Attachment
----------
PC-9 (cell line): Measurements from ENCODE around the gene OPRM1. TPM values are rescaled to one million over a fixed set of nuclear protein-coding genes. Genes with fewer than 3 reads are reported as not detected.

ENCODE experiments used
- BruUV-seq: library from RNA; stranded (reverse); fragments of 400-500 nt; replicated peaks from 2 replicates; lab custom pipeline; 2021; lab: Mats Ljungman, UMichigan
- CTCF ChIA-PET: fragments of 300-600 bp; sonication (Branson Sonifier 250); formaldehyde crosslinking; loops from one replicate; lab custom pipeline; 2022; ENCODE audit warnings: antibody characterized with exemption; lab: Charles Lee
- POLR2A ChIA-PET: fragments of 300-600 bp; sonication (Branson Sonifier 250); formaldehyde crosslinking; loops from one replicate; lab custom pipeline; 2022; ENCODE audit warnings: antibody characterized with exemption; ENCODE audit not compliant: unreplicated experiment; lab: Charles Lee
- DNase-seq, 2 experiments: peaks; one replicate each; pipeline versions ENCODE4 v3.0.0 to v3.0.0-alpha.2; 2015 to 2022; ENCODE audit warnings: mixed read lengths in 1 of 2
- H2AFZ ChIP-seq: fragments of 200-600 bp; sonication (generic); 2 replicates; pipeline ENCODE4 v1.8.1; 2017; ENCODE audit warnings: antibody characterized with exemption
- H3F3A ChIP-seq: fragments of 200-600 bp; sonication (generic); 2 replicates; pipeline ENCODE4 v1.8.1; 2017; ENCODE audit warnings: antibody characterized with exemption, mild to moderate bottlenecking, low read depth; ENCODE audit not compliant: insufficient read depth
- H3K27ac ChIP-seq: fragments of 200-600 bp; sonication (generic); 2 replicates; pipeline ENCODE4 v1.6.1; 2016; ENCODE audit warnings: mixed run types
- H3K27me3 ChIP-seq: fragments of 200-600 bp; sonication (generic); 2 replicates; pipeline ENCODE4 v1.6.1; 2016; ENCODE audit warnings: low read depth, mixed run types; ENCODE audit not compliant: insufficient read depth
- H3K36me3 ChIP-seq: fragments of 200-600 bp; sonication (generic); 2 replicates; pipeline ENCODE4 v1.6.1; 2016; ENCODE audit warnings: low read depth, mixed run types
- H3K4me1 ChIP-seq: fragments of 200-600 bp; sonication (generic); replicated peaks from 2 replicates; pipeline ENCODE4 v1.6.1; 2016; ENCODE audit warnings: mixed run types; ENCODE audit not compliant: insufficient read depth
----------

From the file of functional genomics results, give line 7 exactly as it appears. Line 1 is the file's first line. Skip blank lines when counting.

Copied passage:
- H2AFZ ChIP-seq: fragments of 200-600 bp; sonication (generic); 2 replicates; pipeline ENCODE4 v1.8.1; 2017; ENCODE audit warnings: antibody characterized with exemption